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Where does most of the pollution in Florida's Springs come from?

Diver swimming through algae in a Florida spring
Photo credit Bob Wilinski
Algae is choking our favorite springs, in part due to increased nitrate pollution. While research shows that lowered flows also play a part in algae growth in a more-complex-than-it-seems interplay of algae-friendly conditions, nitrate levels are a primary concern and something we absolutely have to address if we're serious about saving our state's iconic springs.

Nitrates enter the aquifer in runoff from farms, in the form of farm fertilizers and animal waste, from fertilizing our home lawns, and from human waste, septic tanks and wastewater. The pollution percolates into the aquifer below and resurfaces at spring vents.

To fix the pollution problem we have to understand and be honest about where the pollution is coming from.

Most Floridians who are aware that springs are polluted can name the culprits. But there doesn't seem to be much agreement on the numbers when people start discussing the details. We hear a lot of disagreements about what the "real problem" is at Florida's Springs. Which is fair; depending on where you live, the numbers are going to be slightly different. But let's start with a state-wide overview.

Combined data from the 26 Outstanding Florida Springs across the state that are impaired by pollution tells us that

  • 70.3% of the nitrates entering our springs is from agricultural runoff. That includes farm fertilizers as well as animal waste.

  • 17% of the nitrates entering our springs is from septic systems and wastewater treatment.

  • 12.0% is from "urban fertilizer." That's home lawns, sports fields including golf courses, and city landscaping.

The biggest source of pollution we're doing to have to reduce is undeniably, inconveniently,


In fact, Agriculture contributes more than twice the nitrates to Outstanding Florida Springs as all other sources combined.

So now what does this mean? Where do we start?

First, we have to stop making the problem worse, no matter the source. That means stopping new pollution *before* it happens by:

  • Requiring all new residential and commercial developments to connect to advanced wastewater treatment facilities instead of continuing to allow new developments that add septic tanks if sewer connection is an option.

  • Prohibiting in-ground lawn irrigation systems in new developments. Adding irrigation to new development encourages new sources of home fertilizer runoff rather than more water-friendly home practices.

  • Placing a moratorium on new agricultural water use permits. Irrigation goes hand-in-hand with nitrogen runoff; issuing any new permits while simultaneously trying to reduce agricultural pollution is a waste of effort.

Then we have to deal with the existing pollution. That's where this data comes in handy. We have to be real about how much of the nitrate reduction needs to be assigned to each category of pollution source. How much is coming from from farm fertilizer, from septic tanks, from home fertilizers. Only then can we craft the right policies and projects capable of achieving the needed reductions. If agriculture is our primary source of nitrate pollution, the lion's share of our attention, funding, and efforts as a state should be helping our agricultural producers get the technology and assistance they need to remain productive while also protecting water.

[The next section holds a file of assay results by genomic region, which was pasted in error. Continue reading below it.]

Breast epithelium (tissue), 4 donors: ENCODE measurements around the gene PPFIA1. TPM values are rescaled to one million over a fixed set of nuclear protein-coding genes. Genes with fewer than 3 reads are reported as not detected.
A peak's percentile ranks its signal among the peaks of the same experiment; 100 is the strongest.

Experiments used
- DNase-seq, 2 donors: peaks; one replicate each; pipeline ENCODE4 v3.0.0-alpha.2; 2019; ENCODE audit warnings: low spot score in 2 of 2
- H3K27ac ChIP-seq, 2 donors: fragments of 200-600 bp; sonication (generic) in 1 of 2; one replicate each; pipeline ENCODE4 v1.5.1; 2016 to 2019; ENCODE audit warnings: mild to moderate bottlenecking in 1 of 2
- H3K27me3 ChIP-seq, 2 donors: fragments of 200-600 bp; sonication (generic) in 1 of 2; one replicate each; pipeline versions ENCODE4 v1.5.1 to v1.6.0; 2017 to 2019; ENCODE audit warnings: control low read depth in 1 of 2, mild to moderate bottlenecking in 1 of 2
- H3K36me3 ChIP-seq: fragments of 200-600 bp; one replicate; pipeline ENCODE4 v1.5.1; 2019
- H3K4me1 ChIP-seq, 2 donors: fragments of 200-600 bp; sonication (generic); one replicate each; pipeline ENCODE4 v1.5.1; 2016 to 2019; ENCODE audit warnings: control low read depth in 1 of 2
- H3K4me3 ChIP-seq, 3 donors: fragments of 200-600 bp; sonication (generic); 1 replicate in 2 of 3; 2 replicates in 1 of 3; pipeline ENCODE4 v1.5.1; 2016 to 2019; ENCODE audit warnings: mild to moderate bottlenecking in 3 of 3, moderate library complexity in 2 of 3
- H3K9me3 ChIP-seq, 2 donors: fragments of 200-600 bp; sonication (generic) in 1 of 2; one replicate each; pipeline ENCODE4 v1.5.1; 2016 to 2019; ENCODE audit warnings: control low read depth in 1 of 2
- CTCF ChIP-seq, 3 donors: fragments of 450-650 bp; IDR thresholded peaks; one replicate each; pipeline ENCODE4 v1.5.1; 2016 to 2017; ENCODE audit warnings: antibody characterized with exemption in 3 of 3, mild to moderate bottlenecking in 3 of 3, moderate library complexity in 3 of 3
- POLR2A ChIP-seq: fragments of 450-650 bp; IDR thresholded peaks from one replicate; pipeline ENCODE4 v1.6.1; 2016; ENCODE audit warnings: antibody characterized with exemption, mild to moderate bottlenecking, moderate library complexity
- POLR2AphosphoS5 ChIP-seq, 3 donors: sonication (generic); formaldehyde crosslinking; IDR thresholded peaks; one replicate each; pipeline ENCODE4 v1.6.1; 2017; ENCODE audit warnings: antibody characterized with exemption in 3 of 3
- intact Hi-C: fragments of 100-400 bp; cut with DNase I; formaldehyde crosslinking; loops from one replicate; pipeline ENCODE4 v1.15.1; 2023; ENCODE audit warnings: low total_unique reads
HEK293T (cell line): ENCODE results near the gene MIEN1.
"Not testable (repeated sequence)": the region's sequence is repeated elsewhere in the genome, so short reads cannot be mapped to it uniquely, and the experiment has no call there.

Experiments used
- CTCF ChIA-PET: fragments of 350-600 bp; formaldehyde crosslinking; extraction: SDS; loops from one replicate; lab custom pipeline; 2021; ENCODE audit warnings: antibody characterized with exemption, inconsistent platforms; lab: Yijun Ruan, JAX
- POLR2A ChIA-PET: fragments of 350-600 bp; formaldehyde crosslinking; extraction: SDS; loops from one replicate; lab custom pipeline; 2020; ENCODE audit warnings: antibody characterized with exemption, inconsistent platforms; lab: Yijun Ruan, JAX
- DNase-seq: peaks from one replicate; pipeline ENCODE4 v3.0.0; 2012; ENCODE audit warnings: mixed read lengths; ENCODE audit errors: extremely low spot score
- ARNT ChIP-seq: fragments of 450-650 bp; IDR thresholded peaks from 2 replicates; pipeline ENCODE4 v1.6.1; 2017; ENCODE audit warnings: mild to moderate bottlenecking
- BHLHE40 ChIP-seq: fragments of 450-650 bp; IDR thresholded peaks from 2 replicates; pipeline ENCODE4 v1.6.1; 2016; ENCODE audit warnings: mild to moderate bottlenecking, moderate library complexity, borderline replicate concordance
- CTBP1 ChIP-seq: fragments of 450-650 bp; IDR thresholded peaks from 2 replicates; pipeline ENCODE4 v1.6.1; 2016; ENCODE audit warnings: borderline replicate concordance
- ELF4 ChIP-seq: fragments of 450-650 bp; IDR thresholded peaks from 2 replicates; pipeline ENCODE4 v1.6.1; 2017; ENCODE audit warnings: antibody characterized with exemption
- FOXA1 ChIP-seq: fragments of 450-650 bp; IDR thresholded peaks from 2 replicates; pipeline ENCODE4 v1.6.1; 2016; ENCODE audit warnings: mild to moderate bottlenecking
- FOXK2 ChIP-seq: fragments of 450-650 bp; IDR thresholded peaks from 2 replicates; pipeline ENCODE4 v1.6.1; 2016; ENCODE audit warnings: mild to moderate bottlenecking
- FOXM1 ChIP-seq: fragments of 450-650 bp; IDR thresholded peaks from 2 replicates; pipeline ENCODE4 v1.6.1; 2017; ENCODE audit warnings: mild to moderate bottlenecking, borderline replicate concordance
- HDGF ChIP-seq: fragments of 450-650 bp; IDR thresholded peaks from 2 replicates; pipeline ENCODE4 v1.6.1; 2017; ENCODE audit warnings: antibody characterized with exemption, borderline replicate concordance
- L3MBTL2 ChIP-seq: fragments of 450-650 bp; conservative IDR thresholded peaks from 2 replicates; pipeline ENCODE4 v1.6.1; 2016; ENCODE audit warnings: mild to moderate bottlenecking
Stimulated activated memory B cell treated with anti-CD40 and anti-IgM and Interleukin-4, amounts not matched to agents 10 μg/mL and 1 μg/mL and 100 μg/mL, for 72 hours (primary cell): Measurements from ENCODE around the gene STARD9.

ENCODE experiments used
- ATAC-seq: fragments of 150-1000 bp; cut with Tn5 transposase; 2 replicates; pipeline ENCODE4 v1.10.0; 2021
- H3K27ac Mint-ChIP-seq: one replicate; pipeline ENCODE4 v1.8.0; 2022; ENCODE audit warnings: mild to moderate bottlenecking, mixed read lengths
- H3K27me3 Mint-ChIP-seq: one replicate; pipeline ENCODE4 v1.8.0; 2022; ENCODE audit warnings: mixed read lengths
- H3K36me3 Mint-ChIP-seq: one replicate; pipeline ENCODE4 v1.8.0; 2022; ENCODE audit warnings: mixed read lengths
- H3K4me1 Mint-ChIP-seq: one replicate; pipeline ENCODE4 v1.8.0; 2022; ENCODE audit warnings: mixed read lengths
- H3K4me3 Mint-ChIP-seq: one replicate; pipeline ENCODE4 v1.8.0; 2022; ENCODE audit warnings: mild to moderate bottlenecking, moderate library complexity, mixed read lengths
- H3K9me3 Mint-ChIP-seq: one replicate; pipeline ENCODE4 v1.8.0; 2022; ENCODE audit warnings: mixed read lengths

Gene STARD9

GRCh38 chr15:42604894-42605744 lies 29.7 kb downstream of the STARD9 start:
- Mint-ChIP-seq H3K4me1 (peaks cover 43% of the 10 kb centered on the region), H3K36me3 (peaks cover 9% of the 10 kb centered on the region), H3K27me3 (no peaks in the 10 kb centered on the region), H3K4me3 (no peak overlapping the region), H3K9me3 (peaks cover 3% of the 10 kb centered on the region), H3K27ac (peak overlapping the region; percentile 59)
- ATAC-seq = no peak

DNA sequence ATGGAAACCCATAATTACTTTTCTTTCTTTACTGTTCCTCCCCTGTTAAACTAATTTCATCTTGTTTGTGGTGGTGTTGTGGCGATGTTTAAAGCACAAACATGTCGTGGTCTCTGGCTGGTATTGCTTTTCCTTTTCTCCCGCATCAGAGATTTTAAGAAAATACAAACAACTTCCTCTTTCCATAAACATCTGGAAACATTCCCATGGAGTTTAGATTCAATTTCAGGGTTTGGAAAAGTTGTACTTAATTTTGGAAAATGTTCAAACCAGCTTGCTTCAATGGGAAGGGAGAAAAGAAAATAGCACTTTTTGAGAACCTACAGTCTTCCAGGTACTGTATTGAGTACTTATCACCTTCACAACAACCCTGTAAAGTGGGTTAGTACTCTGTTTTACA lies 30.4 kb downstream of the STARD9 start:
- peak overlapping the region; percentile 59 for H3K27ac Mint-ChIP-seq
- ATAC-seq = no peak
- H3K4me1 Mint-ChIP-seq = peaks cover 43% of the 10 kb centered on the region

Agriculture is the major source of nitrate pollution to our waterways. Therefore agriculture must be our target for the vast majority of the reductions in nitrates entering our waterways. Does this mean we ignore urban fertilizer and septic tank pollution? No, those are real issues that must be addressed, but even if they were eliminated most springs would still be polluted.

The challenge then is how agricultural pollution can be cut by the approximately 70% percent necessary to reach water quality goals. It will involve more advanced agricultural practices, like precision fertilizer placement and soil-moisture sensors. Agricultural producers will need cost-share programs to adopt these practices and remain profitable. But more importantly it will require large-scale conversions of intensive agriculture in the most sensitive spring recharge areas to non-polluting land uses like forestry. The map here shows the most vulnerable areas in blue and grey, where the aquifer is "unconfined" or "thinly confined," allowing surface pollutants to easily reach the aquifer below. These are the areas where intensive agriculture has the biggest impact on aquifer health.

These land conversions will require state funding for ongoing payments for farmers willing to convert their lands to less polluting uses. A similar model has been used successfully in Colorado, where farmers can voluntarily enter into an agreement to remove their land from intensive water use but remain economically viable. It essentially provides landowners with an income for providing clean water.


We discuss agricultural solutions in greater depth in "A Better BMAP for the Santa Fe River Springs." It includes realistic solutions and projects for a springs area with a high input of nitrates from agricultural sources. Dive in deeper to the topic HERE>


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